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The title probably sounds a bit recursive - but this is what I am trying to do:

I have C++ classes Foo and Foobar; I am using tolua++ to export them to Lua

In Lua:

function wanna_be_starting_something()
  foo = Foo:new()
  fb = Foobar:new()

  -- do something
  foo.setResult(42)  -- <- I want to store something back at the C++ end
end

In C++

int main(int argc, char argv[])
{
    MyResult res;

    LuaEngine * engine = new LuaEngine();
    engine->run('wbs-something.lua');

    // I now want to be able to access the stored result, in variable res
};

So my question is this: how do I pass data from a C++ object that is being manipulated by Lua, back into a C++ program?

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2 Answers

up vote 0 down vote accepted

To understand how to exchange data back and forth, you should learn about the Lua stack that is the structure Lua uses to communicate with the host program. I guess tolua++ takes care of this for the classes/methods you exported.

Here there is a good start: http://www.lua.org/pil/24.html is for Lua 5.0 but there are indications on how to make it work with 5.1 (which I assume is the Lua version you're using).

If you don't want to dig into all the details, you can always resort to create an ad-hoc C++ method that sets values into a global object. Not the cleanest way, IMHO, but could work.

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Due to time constraints, I'll go for the tactical solution (for now) - i.e. storing values in a global object, which can be accessed in C++. Could you please post (or point to) a snippet that shows how I may do this? –  oompahloompah Feb 1 '11 at 11:50
    
could you clarify what you mean by an ad-hoc C++ method? . My understanding is this: a C++ method/free function that can be called by the exposed object, to dump data into a static variable in the C++ side. Is that what you mean? –  oompahloompah Feb 1 '11 at 12:16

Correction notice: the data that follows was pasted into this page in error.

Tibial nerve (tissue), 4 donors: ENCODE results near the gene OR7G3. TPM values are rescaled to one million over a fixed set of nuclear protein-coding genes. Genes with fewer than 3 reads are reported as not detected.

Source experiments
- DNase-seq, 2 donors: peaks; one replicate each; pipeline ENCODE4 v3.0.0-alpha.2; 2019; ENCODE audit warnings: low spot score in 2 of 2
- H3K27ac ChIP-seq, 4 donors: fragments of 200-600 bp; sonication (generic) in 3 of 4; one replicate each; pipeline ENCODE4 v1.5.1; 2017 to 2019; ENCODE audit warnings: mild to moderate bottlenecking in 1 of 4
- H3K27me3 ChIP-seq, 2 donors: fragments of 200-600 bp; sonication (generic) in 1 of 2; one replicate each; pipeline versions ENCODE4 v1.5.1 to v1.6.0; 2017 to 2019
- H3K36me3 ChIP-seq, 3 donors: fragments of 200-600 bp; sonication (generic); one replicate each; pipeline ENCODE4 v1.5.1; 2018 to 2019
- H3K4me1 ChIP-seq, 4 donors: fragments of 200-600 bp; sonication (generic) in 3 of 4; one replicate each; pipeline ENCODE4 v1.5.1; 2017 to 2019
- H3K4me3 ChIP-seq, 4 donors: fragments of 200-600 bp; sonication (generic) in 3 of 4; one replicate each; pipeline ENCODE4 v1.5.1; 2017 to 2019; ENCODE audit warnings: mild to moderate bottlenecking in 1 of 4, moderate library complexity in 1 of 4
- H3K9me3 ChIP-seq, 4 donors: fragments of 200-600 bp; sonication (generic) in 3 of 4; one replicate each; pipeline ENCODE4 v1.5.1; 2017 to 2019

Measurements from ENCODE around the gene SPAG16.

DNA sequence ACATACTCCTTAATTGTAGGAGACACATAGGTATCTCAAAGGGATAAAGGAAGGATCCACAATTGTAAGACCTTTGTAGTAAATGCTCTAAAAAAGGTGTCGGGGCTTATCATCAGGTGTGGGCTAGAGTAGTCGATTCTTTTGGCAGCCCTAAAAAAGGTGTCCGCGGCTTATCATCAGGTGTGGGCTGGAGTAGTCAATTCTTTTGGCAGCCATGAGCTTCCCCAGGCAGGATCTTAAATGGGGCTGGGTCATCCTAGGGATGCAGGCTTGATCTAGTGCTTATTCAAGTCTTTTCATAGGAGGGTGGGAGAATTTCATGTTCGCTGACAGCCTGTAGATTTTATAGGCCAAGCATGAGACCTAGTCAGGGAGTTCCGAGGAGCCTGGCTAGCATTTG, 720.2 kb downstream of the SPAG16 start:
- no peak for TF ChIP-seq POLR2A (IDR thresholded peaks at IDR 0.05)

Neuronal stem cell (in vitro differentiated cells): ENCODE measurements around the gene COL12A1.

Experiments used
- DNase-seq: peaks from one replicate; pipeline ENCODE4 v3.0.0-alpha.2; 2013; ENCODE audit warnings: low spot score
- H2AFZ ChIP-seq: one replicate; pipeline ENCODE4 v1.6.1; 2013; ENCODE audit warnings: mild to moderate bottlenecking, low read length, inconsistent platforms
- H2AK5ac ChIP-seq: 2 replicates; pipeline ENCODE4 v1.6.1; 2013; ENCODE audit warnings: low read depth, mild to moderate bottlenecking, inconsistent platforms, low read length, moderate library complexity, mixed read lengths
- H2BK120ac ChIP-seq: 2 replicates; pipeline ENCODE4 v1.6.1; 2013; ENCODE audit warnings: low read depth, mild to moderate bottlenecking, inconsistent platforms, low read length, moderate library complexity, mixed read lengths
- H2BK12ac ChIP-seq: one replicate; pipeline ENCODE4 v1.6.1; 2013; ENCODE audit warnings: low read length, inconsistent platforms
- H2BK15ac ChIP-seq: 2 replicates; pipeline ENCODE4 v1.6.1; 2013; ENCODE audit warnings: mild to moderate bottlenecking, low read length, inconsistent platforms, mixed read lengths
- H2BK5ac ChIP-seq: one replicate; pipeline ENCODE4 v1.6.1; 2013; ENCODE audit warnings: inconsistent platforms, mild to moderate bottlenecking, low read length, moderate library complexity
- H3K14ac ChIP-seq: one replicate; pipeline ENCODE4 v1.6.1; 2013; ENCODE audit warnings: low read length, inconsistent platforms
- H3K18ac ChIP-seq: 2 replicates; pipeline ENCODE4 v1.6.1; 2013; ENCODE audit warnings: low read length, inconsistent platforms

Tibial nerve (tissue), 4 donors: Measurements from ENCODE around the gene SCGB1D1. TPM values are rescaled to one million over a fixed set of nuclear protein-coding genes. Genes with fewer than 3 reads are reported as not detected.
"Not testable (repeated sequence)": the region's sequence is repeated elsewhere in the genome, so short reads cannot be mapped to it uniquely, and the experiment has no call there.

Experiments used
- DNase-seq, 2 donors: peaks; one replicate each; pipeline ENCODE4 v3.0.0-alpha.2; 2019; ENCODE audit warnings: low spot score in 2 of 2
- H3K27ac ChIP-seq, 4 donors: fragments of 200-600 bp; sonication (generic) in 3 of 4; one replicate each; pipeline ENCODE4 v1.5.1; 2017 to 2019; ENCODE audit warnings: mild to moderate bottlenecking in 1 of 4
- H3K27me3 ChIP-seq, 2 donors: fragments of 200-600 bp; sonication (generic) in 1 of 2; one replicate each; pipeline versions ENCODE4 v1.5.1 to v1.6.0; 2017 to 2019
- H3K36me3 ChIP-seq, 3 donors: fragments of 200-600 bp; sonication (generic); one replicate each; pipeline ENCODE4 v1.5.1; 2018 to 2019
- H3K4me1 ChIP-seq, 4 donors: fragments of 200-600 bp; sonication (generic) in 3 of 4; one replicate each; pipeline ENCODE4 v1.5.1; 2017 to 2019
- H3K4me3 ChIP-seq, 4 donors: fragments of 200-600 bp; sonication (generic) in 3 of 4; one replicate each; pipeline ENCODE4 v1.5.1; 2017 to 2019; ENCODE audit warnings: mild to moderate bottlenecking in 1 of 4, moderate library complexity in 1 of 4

@oompa, yes a global object would do. I was thinking about passing back a pointer to the object whose method invoked the Lua script. It is surely possible to do it with a Lua userdata, probably looking into tolua++ generated code you can figure out how to do it. –  Remo.D Feb 1 '11 at 18:34
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I don't know tolua++, but both luabind and luabridge support what you need:
* option 1 is just to have the lua code do return whatever and you'll get the that in C++. This require that you'll have a template based version of run(), which returns a value.
* option 2 is to use the lua engine to define a function and then use the engine's call method with the function name and parameters. There are several implementations of LuaEngine which support such a call:
LuaEngine * engine = new LuaEngine();
engine->run("function a(v) return v . 'a'; end ");
valua = engine->call("a", argument);

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While this might work, consider that you will incur the penalty of compiling the Lua code each time you execute that statement. The proper way of doing this is do load (and compile) the Lua code once and execute the compiled code. Lua execution is very fast but compiling Lua code each time will slow your program unnecessarily. –  Remo.D Feb 1 '11 at 18:37
    
I agree! Thanks for the comment –  Uri Cohen Feb 2 '11 at 8:15
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